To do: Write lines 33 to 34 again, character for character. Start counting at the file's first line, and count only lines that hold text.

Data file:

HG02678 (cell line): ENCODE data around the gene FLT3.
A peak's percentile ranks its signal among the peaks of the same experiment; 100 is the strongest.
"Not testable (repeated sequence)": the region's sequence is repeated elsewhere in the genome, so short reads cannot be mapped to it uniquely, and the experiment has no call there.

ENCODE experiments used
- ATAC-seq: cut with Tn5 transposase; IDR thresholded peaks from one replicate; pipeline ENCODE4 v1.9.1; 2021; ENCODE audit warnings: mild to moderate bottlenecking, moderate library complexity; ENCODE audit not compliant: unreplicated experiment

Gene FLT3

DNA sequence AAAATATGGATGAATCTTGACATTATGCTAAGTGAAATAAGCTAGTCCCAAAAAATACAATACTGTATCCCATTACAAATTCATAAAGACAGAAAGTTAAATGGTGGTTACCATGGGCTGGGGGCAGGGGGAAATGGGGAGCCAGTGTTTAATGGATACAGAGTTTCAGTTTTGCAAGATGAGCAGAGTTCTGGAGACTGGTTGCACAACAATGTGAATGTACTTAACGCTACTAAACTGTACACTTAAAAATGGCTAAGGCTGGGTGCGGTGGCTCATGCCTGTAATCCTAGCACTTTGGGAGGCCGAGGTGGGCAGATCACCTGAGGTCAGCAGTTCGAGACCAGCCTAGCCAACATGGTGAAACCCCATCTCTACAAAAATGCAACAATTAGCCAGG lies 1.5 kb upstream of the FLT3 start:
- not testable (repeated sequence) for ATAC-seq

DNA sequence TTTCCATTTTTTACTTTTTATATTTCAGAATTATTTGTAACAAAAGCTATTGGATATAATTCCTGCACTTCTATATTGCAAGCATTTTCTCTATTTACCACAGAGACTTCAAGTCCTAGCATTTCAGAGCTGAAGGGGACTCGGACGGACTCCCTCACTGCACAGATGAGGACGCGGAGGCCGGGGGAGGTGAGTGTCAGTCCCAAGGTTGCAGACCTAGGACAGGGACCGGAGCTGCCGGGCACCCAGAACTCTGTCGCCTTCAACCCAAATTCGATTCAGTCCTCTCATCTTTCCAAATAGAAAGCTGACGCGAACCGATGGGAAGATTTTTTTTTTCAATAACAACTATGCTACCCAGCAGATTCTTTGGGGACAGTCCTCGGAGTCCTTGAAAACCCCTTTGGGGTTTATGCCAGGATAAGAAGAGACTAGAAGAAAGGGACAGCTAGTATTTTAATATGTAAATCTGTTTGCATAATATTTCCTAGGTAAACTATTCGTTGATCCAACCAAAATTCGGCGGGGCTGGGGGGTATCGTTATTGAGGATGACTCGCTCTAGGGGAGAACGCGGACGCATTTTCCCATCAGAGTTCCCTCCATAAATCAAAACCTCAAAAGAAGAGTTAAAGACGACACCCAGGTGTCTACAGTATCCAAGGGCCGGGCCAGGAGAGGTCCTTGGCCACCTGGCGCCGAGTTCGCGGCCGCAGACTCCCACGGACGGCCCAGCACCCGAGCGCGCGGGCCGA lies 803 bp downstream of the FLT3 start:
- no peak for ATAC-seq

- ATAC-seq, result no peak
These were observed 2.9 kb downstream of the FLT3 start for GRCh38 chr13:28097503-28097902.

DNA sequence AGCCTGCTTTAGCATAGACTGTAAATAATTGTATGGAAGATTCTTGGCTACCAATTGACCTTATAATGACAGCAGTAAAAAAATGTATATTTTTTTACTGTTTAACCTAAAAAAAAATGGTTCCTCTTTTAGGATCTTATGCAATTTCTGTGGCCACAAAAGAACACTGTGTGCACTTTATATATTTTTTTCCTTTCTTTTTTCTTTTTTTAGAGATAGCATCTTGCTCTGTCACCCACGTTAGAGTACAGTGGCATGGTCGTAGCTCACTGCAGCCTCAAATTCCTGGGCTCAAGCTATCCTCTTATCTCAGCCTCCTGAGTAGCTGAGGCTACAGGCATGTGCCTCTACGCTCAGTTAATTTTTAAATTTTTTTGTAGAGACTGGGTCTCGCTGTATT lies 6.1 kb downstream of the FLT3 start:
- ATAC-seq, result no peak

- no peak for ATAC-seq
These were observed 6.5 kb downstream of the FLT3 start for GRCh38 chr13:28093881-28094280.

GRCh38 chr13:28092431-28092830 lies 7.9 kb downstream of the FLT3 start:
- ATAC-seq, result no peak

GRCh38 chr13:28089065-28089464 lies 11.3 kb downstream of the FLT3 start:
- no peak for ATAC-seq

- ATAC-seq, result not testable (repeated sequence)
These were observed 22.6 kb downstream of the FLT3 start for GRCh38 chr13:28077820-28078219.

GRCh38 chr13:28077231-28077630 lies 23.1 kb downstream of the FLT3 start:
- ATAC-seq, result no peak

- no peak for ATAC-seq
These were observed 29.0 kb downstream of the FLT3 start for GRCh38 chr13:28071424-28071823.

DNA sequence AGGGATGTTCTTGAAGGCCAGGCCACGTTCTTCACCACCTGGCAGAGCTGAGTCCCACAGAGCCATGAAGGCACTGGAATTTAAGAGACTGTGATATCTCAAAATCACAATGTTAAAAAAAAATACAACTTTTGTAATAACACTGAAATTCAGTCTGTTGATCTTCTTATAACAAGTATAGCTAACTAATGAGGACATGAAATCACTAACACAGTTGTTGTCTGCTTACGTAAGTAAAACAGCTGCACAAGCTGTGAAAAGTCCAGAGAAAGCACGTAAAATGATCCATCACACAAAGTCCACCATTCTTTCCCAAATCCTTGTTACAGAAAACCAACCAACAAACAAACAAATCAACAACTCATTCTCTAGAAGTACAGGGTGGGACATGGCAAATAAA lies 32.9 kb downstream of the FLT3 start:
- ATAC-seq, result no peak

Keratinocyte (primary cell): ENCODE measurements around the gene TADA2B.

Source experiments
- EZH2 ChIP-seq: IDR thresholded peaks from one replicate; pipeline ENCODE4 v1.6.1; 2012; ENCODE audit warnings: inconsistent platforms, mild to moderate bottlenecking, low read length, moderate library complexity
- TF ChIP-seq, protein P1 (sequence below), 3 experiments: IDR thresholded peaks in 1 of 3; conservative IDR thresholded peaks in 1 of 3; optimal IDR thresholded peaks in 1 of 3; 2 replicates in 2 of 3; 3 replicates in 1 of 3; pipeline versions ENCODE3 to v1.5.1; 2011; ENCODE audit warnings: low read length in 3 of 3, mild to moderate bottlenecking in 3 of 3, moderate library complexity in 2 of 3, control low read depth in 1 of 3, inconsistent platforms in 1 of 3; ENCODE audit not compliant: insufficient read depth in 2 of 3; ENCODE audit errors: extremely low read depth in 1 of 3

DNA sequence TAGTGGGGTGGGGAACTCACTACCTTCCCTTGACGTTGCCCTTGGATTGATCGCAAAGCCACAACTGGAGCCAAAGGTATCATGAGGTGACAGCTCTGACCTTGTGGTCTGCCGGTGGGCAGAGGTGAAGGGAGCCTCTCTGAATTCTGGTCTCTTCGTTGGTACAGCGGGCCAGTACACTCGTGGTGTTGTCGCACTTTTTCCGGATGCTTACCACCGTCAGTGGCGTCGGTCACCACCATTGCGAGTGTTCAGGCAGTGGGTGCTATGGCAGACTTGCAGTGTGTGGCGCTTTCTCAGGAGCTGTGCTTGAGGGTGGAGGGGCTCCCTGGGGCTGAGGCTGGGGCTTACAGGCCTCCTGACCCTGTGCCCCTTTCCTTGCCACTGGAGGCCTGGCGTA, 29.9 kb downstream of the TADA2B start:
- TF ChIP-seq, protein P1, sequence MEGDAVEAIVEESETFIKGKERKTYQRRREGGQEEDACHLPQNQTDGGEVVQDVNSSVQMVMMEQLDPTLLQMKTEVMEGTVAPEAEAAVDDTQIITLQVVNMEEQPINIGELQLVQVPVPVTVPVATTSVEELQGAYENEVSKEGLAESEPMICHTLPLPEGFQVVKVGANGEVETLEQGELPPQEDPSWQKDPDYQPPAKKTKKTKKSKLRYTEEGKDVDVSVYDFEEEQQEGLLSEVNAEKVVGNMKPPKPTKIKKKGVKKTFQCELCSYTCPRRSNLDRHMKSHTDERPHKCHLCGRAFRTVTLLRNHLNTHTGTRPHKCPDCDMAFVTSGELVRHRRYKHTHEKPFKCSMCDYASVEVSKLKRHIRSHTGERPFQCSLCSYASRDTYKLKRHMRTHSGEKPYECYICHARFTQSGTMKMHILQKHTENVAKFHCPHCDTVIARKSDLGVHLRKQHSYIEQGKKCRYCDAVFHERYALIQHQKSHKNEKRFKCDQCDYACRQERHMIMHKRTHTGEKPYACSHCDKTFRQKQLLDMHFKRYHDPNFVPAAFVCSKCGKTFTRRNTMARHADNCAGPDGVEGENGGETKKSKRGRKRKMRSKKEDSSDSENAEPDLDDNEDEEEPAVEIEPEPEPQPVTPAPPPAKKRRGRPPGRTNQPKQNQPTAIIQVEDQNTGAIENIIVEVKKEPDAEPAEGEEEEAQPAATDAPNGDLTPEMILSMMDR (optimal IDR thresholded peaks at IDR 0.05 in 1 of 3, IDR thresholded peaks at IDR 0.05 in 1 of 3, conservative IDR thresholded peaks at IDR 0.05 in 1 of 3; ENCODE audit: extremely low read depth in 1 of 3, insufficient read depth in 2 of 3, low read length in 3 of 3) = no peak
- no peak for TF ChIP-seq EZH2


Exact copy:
DNA sequence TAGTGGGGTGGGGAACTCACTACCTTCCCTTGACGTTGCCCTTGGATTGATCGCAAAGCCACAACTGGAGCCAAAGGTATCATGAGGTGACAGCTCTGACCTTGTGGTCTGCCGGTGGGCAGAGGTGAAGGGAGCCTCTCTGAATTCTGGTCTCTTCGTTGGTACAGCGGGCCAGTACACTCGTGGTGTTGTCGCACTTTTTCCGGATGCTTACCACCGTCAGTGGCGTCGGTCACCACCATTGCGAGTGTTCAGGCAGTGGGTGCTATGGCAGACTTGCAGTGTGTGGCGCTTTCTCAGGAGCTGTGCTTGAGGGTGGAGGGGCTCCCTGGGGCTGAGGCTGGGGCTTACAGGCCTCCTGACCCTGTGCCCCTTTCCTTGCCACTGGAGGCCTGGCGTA, 29.9 kb downstream of the TADA2B start:
- TF ChIP-seq, protein P1, sequence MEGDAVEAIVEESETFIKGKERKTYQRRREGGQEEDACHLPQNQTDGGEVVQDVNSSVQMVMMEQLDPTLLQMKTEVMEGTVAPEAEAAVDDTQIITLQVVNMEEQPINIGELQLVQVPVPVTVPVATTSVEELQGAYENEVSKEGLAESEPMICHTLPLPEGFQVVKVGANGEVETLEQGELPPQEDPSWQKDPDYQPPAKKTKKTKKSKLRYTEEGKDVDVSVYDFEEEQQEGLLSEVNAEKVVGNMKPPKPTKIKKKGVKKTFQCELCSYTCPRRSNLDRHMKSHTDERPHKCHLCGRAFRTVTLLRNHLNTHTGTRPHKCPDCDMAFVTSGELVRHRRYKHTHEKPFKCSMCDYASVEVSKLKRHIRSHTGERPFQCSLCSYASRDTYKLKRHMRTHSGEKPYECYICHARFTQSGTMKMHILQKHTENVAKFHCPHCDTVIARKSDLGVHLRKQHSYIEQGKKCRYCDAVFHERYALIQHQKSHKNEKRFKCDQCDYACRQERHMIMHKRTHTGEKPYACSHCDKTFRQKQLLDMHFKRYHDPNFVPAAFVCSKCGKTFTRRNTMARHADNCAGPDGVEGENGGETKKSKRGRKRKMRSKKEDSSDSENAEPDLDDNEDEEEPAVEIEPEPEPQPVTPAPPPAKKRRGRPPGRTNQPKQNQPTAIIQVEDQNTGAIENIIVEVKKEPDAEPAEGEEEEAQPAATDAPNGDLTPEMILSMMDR (optimal IDR thresholded peaks at IDR 0.05 in 1 of 3, IDR thresholded peaks at IDR 0.05 in 1 of 3, conservative IDR thresholded peaks at IDR 0.05 in 1 of 3; ENCODE audit: extremely low read depth in 1 of 3, insufficient read depth in 2 of 3, low read length in 3 of 3) = no peak